On West Coast, we are proud of being an environmentalist. We recycle, bicycle and use public transit. There are even more plug-in electric cars on the roads. Tesla S, an all-electric sport sedan, starts as low as $70,000 and average about $100,000. With imagine of speed and environment-friendly, Tesla became a phenomenon on the market in recent years even at such high price.
However, Elon Musk, the CEO of Tesla Motors, was criticized for getting government subsidies. An estimated amount 4.9 Billion dollar of government support has been distributed to benefit Musk’s Tesla Motor, SolarCity and Space X in past couple years. This subsidies includes grants, long term government loan with low interest, $7,500 federal tax credit (an additional $2,500 rebate in California) per car and more. Even with help from federal government, Tesla Motor is still losing $4,000 on every car it sells.
It is difficult to calculate the accurate cost of a Tesla vehicle without government support, but it is likely fewer people would choose to buy Tesla and the company has already gone out of business. Is it what we want?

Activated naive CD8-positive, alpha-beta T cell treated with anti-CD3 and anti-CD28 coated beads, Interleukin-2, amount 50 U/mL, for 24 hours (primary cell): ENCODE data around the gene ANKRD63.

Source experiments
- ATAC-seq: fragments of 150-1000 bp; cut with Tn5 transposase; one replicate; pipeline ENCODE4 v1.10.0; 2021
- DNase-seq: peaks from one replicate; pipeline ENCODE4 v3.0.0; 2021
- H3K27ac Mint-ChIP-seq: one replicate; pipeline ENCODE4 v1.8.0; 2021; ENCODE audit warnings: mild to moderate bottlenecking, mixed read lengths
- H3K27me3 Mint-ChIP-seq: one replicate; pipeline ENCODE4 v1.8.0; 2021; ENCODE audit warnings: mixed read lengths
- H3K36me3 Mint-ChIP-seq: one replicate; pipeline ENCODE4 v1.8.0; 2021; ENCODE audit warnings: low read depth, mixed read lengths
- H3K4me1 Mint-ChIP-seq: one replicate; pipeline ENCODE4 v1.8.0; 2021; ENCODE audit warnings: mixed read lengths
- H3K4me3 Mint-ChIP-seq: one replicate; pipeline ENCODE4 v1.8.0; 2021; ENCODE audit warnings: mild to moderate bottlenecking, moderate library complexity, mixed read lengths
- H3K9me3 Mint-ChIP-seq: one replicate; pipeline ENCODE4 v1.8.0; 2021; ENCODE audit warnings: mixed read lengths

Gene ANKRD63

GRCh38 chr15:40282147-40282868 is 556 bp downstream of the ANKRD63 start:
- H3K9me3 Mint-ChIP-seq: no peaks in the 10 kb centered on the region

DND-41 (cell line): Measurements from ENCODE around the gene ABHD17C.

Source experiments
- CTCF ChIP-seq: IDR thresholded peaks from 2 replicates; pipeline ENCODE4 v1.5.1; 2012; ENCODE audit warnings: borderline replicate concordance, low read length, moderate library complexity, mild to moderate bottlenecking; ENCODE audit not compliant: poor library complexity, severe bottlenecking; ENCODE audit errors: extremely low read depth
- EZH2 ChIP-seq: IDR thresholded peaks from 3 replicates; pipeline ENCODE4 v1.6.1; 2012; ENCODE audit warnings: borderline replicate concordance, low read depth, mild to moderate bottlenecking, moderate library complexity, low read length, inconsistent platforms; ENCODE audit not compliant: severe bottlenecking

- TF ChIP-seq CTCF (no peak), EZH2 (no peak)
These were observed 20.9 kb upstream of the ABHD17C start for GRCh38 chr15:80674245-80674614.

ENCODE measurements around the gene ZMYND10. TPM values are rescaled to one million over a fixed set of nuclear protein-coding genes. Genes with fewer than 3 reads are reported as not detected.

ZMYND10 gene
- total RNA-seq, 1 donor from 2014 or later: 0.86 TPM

New technologies are costly and unpredictable. An innovated private company, such as tesla, could hardly survive on competitive market. Vehicle customers would prefer to buy a $50,000 gas-powered one than $ 150,000 priced electric car if they perform similarly.
In The Carbon Efficient City, authors suggest “Subsidies of new technologies such as wind may be helpful in the short term but in all likelihood would be unnecessary if the playing field were leveled for new wind projects developed by utilities or by practically enabling distributed generation”. In our Tesla case, government subsidies is major reason people are buying electric cars, and it would be true in the future until current technology evolve to be efficient.
If government are too conservative to spend in innovation, then the society would not move forward.